For anyone wondering which sit-down restaurants are hot in London at the moment, you have arrived at the right figurative Internet place. What does ‘hot’ mean, you ask? Well, it means that the restaurants below are the place to be. That almost everyone going to them is wearing their ‘good perfume’ and that their dinner will definitely be shown off online. A night out at one of these restaurants - whether it’s for a casual catch-up with a friend or an impressive date night - feels ‘very now’. Loads of them are are brand spanking new, but we’ve also listed a couple of spots doing something noteworthy for the first time.
And, as always, we wouldn’t be recommending any of these restaurants just for having a scene-y scene. We’ve eaten at every spot and loved the food they serve - so you can plan your dinner confidently.
Shoreditch, a celebrity chef, an in-house DJ, lobster dishes, and booths big enough to seat the entirety of BTS. Yes, Bibo was always going to wind up on countless inspiring lists dictating Hot Restaurants It Is Your Civic Duty To Take A Selfie At, but importantly, the tapas here is genuinely excellent. Thanks to its head chef Dani García and location inside the Mondrian hotel, you’ll probably have to fight for those coveted weekend bookings. But any reservation admin is entirely worth it for the opportunity to sit beneath a giant wicker lampshade and smugly post videos of the lobster paella. Bonus points for interiors content, such as #TerracottaDreams #FoliageFeels #CoolJugsOfInstagram.
There’s nothing interesting about a lift that’s transporting you somewhere for purely functional purposes, it’s a foreboding utilitarian box of doom, but a lift transporting you somewhere for fun is something quite different. It’s a thrilling journey into the unknown and in the case of the wooden and brass-detailed lift up to Sessions Arts Club, it’s a journey into London’s hottest restaurant right now. No other lift in London takes you to a room quite as beautifully (and purposefully) dilapidated as this one. If Miss Haversham was born into the era of Xanax this, we imagine, is how her house would look. Enormous ceilings, peeling wall paper, candle flickering and a bespectacled stalwart in the shape of Jon Spiteri (of OG French House and St. John fame) showing you to your table like beaming and bewildered extra who found his way here via Warhol’s Factory. Grandiose room aside the food, from Florence Knight (formerly of Polpetto) hits many marks, specifically the ones named pane carasau and clams. There’s a touch of the Noble Rots about the menu in its European-seasoned British style, and indeed about the wine, mainly because they supply it. But Sessions isn’t ubiquitous-feeling at all, in fact it’s quite the opposite.
It’s unlikely that you’re travelling to Japan in the very near future, so until then head to Humble Chicken. The new Soho yakitori bar is buzzing and will fill you with every bit of a single bird possible. There are a few tables outside but this is primarily a counter restaurant - where flames are waved and skewers are brought straight to you, charred and glistening. The order of the day here is, really, to have fun. Close your eyes and pick your yakitori: from skin with numbing kosho to oyster with lemon ponzu. Don’t miss the offal either. Or that ice-cold Asahi tap.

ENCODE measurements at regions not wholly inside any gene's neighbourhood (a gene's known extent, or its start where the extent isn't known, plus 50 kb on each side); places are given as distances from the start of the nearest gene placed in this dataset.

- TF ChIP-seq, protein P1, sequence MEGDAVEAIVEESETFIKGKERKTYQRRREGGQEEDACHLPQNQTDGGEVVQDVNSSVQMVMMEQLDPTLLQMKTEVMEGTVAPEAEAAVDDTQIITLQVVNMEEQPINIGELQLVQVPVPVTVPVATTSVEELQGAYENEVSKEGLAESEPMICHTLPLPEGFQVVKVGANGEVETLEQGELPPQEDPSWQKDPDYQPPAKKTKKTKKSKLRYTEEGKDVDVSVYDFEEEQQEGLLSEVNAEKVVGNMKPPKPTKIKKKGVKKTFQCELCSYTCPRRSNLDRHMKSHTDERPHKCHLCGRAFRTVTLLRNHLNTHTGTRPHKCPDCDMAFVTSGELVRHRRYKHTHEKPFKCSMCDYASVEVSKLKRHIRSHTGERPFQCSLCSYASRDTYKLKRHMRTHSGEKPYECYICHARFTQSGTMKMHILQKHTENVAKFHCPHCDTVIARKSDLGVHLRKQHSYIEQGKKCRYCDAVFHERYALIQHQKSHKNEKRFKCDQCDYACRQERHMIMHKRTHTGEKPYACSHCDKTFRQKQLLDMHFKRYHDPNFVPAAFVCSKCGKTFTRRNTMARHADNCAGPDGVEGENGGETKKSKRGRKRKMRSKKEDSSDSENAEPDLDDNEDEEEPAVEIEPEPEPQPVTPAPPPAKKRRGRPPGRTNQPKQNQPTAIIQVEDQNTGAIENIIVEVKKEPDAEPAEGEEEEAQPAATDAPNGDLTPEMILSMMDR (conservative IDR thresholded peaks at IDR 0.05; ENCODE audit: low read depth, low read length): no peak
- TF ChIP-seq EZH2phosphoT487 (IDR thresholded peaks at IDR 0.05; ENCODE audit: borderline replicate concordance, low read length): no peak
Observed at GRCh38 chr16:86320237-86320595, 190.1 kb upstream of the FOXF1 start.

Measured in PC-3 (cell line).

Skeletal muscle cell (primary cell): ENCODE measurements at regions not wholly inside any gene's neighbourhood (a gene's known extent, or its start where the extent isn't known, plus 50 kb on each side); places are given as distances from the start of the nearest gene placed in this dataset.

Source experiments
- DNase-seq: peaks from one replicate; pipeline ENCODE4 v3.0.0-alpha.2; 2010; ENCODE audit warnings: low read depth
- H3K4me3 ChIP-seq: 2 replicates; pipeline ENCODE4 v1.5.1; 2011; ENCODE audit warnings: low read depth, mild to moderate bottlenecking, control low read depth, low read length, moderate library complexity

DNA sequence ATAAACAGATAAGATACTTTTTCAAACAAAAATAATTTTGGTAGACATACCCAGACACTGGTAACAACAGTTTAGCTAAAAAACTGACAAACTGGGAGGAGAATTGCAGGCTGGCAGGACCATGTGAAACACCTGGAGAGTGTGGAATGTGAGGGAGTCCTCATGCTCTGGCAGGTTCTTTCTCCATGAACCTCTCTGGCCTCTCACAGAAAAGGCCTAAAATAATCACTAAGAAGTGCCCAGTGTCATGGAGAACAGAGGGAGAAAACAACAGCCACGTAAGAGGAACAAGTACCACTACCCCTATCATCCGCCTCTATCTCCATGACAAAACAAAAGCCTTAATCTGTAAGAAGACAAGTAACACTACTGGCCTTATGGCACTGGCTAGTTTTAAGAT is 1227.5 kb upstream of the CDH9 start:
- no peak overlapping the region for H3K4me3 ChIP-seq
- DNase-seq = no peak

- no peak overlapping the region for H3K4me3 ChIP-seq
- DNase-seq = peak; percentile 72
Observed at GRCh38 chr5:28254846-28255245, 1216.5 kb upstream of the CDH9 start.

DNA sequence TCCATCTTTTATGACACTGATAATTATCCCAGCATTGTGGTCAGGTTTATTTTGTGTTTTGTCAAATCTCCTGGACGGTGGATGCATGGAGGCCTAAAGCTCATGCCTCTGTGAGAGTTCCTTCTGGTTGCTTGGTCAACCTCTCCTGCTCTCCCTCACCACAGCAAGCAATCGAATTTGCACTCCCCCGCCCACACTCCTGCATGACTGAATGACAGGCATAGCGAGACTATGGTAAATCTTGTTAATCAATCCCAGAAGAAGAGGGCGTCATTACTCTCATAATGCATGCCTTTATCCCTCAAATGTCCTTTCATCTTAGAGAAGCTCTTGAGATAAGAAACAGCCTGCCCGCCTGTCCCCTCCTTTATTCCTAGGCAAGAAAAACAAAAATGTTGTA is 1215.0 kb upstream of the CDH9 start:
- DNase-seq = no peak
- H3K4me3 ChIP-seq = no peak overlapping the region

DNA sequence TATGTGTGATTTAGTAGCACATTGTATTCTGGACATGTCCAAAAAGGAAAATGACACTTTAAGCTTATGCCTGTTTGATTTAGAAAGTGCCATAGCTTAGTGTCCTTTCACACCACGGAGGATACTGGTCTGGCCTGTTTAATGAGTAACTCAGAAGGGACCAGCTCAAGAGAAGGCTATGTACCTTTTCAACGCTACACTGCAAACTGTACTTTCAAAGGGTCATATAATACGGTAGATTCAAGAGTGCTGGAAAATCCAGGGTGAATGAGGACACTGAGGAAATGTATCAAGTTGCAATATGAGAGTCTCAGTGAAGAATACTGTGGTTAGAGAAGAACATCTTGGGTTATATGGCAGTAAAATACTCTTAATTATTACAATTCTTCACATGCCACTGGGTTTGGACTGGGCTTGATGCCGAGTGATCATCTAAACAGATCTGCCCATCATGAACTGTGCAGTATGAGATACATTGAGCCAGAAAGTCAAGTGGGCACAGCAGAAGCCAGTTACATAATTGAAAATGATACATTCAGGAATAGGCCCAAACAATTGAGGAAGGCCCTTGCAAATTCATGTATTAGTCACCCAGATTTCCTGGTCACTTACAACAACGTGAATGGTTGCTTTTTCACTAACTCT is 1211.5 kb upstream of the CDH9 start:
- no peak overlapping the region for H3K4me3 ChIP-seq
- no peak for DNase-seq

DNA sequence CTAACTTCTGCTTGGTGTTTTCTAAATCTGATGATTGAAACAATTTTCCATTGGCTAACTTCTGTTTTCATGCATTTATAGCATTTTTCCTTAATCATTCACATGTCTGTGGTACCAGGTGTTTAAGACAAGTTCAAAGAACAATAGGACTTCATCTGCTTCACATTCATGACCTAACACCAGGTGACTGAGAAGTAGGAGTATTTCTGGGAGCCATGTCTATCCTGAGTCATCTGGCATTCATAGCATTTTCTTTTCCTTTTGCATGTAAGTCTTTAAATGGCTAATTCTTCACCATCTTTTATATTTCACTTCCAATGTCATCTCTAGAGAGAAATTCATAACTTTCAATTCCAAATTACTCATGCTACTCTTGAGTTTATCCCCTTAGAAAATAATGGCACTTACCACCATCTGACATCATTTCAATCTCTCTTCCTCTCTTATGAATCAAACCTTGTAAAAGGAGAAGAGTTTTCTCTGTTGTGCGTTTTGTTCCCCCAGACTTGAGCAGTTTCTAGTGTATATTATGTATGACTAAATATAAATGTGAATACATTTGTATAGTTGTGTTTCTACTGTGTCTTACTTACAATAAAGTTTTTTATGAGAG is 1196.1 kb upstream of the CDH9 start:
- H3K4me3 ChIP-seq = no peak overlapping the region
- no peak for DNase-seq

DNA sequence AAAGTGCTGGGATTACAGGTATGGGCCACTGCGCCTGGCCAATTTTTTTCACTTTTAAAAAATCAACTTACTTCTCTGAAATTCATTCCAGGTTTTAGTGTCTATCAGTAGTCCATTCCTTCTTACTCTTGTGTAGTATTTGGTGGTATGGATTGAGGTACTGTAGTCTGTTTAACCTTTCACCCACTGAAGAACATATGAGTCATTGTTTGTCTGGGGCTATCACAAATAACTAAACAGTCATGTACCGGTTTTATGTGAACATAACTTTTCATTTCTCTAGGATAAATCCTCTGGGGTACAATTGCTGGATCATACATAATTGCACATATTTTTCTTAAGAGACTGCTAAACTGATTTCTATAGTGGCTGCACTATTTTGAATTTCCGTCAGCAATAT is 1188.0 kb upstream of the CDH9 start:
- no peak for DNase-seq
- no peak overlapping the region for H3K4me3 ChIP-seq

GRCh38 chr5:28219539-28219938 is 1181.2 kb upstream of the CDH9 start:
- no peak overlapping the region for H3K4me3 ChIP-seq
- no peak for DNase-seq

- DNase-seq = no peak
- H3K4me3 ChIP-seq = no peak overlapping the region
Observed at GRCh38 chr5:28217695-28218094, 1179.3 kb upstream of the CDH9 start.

Chameleon is an upmarket Marylebone restaurant that is a total assault on the senses. Smell: hummus mixed with the heady scents of Paco Rabanne. Taste: chickpeas, coriander, top smoky meats. Sight: foliage, foliage, foliage in a self-proclaimed ‘God’s Garden’ outdoors and dim purple lighting inside the grade I listed dining room. Sound: chaotically loud electric violin played by a woman in a gold sparkling gown. Touch: don’t touch anything, we’re 99% sure a single fig negroni cocktail glass here costs more than our rent. Basically, this is a party spot for people who adore the glitter IG filter and describe dried flowers as their passion. It’s classy meets cocktail chaos, but one thing you can count on is that the Middle Eastern-inspired food will be great.
It’s rare that a specialist all-vegan restaurant makes as big and as positive (sorry, By Chloe) an impact on London’s eating scene as Tofu Vegan has. The new Chinese spot on Upper Street is heaving seven days a week as everyone tucks into house-made silken tofu in Szechuan sauce, mock meats like Chongqing chicken, dim sum, and much more plant-based fare that may surprise you with how impressive it is. More fool us, we guess. The space is big, so much so that it spills out onto the pavement, much like the sizzling fish-fragrant sauce that will likely fall from your greedy spoonfuls, and, considering the scarcity of actually good places to eat on the Angel-end of Upper Street, it’s no wonder this place is as bustling as it is.